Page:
September 17: LANDFIRE 101 -- Randy Swaty, ecologist with The Nature Conservancy, offered a primer to LANDFIRE, aka “LANDFIRE 101,” that explained the suite of tools that are available to those who need science-based data in order to restore/conserve/manage large landscapes in the U.S. Maps and application examples are focused on the TPOS/Oak Savanna and Lake States regions. He described what LANDFIRE is, where to get the products, how you can use them, when and how often the data is updated, and who to contact to learn more -- all in 45 minutes. Though examples and maps referred to these consortia locations, information applied to all landscapes across the U.S.
October 8: Assessing Needs - Tracy Hmielowski presented “Where should we burn? A Fire Needs Assessment for Wisconsin.” Given the limitations on prescribed fire resources, the Fire Science Consortia have developed a model, also known as the Fire Needs Assessment, to identify high priority areas for management with prescribed fire. We mapped fire dependent vegetation using the LANDFIRE Existing Vegetation Layer (EVT), and ranked management units based on the potential benefits, effort, and challenges associated with using prescribed fire on the landscape. Tracy showed how open access data and stakeholder involvement have shaped this project, and shared the initial results of the Fire Needs Assessment. Tracy is a Fire Information Specialist with the Tallgrass Prairie & Oak Savanna Fire Science Consortium. She is with the Nelson Institute for Environmental Studies at the University of Wisconsin, Madison.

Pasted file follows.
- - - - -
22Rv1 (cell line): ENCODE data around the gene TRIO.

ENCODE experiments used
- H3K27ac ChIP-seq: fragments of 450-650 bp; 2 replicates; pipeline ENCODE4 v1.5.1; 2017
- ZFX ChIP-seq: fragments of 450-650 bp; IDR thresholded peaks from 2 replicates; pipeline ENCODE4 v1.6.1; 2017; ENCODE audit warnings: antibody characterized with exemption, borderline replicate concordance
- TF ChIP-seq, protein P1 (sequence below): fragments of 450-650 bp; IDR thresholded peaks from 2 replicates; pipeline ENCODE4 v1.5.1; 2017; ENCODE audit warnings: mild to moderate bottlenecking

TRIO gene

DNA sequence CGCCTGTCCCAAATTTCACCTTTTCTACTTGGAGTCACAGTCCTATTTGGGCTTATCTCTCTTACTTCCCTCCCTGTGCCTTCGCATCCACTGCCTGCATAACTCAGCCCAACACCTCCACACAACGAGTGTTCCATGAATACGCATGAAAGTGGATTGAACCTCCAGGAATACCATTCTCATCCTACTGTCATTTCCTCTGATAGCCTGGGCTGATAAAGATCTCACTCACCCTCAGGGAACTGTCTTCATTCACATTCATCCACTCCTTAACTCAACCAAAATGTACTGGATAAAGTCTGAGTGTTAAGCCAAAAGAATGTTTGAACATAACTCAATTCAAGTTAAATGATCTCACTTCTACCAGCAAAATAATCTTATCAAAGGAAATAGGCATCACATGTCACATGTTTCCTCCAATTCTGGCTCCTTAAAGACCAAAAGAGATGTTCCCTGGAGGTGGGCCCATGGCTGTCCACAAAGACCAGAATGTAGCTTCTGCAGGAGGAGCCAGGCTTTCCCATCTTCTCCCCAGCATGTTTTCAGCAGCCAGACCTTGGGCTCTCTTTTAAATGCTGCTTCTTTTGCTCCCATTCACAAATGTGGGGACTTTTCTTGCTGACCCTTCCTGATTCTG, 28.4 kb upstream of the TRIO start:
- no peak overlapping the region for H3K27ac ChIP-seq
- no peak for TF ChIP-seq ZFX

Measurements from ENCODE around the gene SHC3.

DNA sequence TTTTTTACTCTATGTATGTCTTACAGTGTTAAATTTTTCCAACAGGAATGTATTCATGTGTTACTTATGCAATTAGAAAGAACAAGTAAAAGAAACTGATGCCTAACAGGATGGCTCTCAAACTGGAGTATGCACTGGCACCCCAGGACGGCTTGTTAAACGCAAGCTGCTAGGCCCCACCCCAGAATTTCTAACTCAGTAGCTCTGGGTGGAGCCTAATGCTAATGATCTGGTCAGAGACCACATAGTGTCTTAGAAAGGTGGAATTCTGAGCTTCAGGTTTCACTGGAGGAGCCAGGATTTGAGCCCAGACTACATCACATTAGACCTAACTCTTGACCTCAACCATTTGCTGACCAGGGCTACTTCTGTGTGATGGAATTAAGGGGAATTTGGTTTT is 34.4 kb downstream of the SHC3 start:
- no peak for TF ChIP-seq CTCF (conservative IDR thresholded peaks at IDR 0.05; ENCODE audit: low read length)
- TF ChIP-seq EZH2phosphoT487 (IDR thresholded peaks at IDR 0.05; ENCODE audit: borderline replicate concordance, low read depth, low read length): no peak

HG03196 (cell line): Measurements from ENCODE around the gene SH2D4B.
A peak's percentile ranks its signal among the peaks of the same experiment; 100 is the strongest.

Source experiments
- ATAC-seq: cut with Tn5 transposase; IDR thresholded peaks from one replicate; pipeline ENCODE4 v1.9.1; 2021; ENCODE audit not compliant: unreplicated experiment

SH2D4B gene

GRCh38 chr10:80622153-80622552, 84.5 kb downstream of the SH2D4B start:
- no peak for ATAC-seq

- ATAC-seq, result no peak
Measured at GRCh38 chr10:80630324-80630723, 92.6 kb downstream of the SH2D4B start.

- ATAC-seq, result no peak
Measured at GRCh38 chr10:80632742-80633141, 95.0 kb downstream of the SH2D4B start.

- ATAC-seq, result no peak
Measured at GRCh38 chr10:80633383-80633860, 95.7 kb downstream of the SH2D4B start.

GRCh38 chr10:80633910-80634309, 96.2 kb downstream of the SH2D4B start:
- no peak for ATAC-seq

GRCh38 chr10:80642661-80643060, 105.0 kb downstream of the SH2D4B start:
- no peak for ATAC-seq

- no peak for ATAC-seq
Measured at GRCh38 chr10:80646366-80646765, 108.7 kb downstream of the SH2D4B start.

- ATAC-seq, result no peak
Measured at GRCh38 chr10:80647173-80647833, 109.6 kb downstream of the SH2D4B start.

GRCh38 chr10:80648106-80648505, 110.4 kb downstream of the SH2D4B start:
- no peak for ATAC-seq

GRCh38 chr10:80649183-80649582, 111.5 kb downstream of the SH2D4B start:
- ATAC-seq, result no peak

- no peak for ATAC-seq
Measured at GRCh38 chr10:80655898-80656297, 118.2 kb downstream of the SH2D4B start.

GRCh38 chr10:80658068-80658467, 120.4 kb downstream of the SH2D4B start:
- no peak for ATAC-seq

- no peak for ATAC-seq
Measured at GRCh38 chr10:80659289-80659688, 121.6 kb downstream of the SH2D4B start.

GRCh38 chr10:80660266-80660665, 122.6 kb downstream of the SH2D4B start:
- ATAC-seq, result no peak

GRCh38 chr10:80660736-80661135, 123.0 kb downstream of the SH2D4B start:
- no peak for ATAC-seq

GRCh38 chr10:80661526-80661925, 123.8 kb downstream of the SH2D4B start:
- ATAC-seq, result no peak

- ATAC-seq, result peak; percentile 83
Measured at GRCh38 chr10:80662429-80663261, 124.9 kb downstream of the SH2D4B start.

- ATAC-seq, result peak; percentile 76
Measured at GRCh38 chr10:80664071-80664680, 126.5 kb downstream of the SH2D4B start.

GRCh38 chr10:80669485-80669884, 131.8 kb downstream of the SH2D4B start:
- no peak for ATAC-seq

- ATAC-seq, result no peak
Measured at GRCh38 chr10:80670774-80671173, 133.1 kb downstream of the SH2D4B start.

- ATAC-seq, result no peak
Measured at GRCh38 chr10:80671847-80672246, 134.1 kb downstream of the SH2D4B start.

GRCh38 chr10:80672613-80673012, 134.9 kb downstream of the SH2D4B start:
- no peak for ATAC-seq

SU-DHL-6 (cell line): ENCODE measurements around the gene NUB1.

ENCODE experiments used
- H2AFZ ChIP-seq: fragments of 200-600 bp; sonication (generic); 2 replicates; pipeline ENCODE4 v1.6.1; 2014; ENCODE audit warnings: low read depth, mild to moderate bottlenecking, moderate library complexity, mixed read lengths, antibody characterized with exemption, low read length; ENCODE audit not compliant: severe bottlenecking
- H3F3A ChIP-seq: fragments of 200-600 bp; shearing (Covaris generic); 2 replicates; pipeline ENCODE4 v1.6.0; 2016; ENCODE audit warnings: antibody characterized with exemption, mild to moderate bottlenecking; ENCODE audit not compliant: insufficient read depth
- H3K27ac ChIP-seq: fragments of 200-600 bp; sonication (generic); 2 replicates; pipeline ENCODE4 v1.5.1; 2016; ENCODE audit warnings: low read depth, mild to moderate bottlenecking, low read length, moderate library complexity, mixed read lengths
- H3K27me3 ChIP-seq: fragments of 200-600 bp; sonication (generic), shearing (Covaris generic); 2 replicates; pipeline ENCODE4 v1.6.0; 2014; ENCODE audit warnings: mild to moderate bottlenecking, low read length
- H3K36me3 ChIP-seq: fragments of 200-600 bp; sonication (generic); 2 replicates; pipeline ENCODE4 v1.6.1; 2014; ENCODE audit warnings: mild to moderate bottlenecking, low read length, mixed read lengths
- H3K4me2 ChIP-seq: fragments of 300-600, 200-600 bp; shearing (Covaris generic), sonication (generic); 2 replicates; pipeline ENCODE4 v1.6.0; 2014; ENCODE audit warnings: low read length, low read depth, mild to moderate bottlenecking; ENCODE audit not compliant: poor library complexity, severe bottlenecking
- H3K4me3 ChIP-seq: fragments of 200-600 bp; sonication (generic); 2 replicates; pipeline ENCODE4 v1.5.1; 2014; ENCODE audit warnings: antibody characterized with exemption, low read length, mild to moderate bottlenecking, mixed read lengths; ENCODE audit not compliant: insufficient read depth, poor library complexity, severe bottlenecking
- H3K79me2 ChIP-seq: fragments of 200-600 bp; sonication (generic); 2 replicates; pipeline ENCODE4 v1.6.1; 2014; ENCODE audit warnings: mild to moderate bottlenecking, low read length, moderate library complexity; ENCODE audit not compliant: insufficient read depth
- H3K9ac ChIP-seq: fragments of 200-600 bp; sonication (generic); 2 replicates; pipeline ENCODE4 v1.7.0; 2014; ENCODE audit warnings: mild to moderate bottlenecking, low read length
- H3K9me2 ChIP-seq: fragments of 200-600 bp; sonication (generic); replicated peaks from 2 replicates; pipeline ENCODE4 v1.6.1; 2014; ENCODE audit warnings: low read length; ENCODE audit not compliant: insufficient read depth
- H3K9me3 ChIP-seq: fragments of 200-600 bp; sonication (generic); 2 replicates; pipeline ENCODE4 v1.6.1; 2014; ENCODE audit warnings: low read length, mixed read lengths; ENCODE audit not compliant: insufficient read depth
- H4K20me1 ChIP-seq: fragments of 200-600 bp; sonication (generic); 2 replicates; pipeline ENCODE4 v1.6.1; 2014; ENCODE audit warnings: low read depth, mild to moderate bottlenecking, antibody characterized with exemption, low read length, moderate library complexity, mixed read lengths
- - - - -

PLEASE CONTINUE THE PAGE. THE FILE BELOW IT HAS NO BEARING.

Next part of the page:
October 29: Customizing Data - Don Helmbrecht, Wildland Fire Analyst, USDA Forest Service, TEAMS Enterprise Unit, presented “Local Customization of Fuels Data on the Huron-Manistee and Hiawatha National Forests.” Off-the-shelf LANDFIRE data is intended to support broad sub-regional to regional scale strategic planning efforts and may be 3-5 years out of date at the time of application. Don showed how local knowledge and expertise was used to update LANDFIRE data for applicability at finer scales with examples from work on the Huron-Manistee and Hiawatha National Forests.